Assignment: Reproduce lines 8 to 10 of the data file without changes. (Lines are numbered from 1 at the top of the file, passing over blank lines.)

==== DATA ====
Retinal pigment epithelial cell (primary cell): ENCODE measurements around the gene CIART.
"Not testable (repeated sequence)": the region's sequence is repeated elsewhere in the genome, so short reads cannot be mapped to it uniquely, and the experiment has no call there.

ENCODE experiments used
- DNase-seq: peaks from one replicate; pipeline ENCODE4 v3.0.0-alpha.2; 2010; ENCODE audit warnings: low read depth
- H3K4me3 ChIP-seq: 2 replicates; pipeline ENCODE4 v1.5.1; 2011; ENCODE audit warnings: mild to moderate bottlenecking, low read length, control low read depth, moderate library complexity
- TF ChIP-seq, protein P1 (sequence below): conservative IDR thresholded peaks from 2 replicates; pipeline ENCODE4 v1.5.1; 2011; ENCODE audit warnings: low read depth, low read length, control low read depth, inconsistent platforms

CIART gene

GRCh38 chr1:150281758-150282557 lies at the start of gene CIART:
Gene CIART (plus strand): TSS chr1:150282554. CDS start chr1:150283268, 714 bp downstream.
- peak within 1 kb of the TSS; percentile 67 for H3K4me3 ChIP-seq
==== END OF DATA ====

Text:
GRCh38 chr1:150281758-150282557 lies at the start of gene CIART:
Gene CIART (plus strand): TSS chr1:150282554. CDS start chr1:150283268, 714 bp downstream.
- peak within 1 kb of the TSS; percentile 67 for H3K4me3 ChIP-seq